8 most disliked Star Wars shows, ranked

Let's talk about 8 series that, though full of potential, didn't quite hit the mark when it comes to likability or contribution to the overall Star Wars lore.

(L-R): Baylan Skoll (Ray Stevenson) and Ahsoka Tano (Rosario Dawson) in Lucasfilm's STAR WARS: AHSOKA, exclusively on Disney+. ©2023 Lucasfilm Ltd. & TM. All Rights Reserved.
(L-R): Baylan Skoll (Ray Stevenson) and Ahsoka Tano (Rosario Dawson) in Lucasfilm's STAR WARS: AHSOKA, exclusively on Disney+. ©2023 Lucasfilm Ltd. & TM. All Rights Reserved. /
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5. Star Wars: Visions

Perched somewhat precariously at number 5 among the most disliked Star Wars shows, Visions is the wild card that threw traditionalists for a loop and yet managed to captivate a swath of the audience with its boldness.

Imagine, if you will, the Star Wars universe - a place already teeming with the bizarre and the breathtaking - through a kaleidoscope. Each twist of the cylinder (or episode, in this case) reveals a new pattern, a fresh perspective that is as disorienting as it is dazzling. This anthology series, with its smorgasbord of styles and stories, is like that one dish at the potluck that's either a hit or a miss, depending on your palate. Critics sang its praises, lauding the creativity and the fresh takes on the galaxy far, far away, but for a segment of the fanbase, it felt akin to finding a porg in their bantha stew - unexpected and not entirely welcome.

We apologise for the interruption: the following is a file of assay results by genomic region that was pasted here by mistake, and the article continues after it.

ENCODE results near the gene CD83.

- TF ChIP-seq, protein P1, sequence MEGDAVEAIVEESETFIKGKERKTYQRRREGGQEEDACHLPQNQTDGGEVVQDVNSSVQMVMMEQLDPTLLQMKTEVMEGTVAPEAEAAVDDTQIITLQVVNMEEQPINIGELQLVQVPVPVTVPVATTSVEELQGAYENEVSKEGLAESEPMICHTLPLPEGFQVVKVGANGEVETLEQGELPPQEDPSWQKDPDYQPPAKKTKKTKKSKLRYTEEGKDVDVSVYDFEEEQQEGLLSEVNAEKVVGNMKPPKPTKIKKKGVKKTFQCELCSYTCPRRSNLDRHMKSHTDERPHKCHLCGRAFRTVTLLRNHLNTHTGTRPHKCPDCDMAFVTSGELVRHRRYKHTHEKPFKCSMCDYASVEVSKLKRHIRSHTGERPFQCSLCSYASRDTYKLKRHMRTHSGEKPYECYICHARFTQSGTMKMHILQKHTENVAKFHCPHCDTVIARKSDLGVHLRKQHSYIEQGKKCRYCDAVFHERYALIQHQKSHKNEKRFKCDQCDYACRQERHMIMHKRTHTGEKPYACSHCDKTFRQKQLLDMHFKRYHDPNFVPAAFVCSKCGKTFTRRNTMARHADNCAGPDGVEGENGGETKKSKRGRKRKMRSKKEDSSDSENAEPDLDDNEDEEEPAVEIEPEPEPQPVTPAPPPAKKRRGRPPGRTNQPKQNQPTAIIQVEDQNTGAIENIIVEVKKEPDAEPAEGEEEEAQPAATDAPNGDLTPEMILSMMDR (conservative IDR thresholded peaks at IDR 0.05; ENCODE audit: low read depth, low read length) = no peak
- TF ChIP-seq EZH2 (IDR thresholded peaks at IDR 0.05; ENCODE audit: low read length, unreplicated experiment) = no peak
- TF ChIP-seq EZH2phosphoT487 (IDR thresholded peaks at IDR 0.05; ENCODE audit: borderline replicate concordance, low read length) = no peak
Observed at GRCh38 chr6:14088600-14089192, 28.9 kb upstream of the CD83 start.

It all comes down to structure. Anthologies, by their very nature, are a collection of short stories, each potentially differing vastly from the next in tone, style, and even universe logic - if you want a really good example of an anthology series done right, I highly recommend Netflix's Death, Love & Robots. Visions took this to heart, presenting a buffet of narratives that ranged from samurai epics to rock operas, each crafted by different animation studios with their own unique flavor. For the purist, it was jarring - a departure from the serialized storytelling and familiar character arcs they'd grown to love. For the adventurer, it was a breath of fresh air, an invitation to explore the untapped potential of the Star Wars universe. This division placed Visions in a curious spot - a masterpiece to some, an enigma to others. In the end, Star Wars: Visions stands as a testament to the franchise's boundless potential for reinvention and diversity, a mosaic of what the galaxy could be when seen through different lenses - whether or not all fans choose to look through them.